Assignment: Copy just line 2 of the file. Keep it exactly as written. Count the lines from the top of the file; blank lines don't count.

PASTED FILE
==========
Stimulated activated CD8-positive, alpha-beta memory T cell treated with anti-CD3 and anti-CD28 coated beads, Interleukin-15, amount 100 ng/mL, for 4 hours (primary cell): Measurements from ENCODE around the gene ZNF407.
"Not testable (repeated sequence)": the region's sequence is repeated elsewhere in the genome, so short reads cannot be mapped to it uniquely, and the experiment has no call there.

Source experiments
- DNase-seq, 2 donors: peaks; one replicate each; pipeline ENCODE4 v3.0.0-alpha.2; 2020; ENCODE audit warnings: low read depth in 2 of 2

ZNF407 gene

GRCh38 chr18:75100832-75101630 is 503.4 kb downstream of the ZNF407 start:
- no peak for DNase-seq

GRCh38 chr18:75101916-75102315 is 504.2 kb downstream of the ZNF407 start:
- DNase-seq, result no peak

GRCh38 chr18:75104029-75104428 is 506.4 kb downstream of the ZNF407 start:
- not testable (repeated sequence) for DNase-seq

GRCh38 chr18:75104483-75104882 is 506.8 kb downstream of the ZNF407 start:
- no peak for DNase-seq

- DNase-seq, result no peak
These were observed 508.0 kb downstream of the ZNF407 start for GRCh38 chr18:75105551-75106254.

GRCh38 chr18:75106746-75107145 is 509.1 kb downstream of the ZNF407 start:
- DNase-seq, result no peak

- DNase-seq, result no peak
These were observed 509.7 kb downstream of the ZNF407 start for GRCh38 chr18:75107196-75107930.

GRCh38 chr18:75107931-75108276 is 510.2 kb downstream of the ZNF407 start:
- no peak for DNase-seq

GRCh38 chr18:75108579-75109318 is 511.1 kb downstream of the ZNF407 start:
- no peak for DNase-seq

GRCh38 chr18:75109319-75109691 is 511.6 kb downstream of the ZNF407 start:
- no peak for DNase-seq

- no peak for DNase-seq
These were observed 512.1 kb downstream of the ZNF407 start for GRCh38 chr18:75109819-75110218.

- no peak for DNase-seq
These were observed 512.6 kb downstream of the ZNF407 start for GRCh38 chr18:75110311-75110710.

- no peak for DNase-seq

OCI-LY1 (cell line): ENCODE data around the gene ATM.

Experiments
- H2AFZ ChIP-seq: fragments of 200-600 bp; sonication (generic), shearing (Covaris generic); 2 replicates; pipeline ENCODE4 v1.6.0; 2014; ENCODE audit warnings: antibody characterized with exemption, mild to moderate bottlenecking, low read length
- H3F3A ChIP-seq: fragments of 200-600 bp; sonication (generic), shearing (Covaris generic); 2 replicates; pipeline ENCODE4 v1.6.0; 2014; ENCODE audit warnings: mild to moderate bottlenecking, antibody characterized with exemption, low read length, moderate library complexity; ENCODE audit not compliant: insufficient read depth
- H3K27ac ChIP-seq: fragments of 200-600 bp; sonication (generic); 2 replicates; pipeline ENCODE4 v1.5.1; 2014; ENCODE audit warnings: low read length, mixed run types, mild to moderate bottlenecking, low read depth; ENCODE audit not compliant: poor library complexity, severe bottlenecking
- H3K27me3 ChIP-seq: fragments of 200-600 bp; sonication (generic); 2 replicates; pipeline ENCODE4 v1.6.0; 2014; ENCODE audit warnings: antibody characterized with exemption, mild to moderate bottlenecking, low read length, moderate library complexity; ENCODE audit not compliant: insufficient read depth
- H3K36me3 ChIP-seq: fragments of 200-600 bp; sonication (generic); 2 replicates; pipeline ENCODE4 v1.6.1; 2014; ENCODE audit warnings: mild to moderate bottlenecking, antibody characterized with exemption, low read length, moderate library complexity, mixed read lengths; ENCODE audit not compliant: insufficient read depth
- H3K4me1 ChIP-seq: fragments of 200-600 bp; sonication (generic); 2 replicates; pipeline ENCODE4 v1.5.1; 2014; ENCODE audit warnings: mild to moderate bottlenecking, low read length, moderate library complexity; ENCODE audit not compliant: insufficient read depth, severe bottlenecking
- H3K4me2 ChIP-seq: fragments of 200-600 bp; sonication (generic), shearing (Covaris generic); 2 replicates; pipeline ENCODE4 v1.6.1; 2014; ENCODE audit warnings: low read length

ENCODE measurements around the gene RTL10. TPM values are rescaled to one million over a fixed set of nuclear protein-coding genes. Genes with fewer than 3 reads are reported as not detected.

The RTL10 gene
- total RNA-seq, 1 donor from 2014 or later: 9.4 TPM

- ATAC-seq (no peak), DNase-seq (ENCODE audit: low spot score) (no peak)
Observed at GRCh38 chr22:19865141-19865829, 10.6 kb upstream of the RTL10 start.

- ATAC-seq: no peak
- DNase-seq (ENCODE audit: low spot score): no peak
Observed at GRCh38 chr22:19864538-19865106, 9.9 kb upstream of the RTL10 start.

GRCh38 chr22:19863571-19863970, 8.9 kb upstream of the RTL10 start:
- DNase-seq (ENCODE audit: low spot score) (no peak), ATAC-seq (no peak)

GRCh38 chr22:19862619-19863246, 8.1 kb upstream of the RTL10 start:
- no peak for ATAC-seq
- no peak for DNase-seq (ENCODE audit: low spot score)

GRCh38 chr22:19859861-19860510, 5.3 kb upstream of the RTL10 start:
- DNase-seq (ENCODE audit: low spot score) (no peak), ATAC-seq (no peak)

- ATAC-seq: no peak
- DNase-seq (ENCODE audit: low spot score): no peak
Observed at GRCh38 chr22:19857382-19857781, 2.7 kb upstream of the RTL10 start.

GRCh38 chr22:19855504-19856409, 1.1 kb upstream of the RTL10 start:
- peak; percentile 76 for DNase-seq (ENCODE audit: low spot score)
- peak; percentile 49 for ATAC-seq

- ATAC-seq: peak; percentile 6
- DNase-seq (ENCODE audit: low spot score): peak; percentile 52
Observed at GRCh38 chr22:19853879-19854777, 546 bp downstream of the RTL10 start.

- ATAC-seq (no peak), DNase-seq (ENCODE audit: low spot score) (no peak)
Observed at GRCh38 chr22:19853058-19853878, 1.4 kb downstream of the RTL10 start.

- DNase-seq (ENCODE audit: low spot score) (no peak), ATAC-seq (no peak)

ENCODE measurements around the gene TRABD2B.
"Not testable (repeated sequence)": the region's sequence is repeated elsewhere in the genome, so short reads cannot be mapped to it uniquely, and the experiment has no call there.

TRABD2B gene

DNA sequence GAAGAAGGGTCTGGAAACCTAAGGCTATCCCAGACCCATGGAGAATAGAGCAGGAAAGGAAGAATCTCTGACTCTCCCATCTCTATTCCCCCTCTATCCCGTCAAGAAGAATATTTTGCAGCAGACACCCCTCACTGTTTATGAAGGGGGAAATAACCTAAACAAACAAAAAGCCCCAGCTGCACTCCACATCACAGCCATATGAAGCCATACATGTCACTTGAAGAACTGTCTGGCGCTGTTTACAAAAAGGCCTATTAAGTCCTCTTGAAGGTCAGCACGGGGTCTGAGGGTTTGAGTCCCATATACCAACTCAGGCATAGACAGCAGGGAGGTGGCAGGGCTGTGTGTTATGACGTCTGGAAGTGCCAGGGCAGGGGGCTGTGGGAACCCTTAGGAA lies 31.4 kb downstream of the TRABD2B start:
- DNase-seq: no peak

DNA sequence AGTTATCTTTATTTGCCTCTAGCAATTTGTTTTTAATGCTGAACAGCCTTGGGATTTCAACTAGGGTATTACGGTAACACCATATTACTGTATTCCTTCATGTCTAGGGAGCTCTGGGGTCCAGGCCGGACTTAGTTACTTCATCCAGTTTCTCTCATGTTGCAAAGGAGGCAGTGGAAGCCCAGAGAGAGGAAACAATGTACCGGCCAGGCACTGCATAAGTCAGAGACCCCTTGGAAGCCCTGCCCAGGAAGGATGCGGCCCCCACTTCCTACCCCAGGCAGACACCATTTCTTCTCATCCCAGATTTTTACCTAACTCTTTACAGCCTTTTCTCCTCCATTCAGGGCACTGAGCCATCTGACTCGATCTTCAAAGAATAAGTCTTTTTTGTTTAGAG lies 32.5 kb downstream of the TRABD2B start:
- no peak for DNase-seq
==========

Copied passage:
"Not testable (repeated sequence)": the region's sequence is repeated elsewhere in the genome, so short reads cannot be mapped to it uniquely, and the experiment has no call there.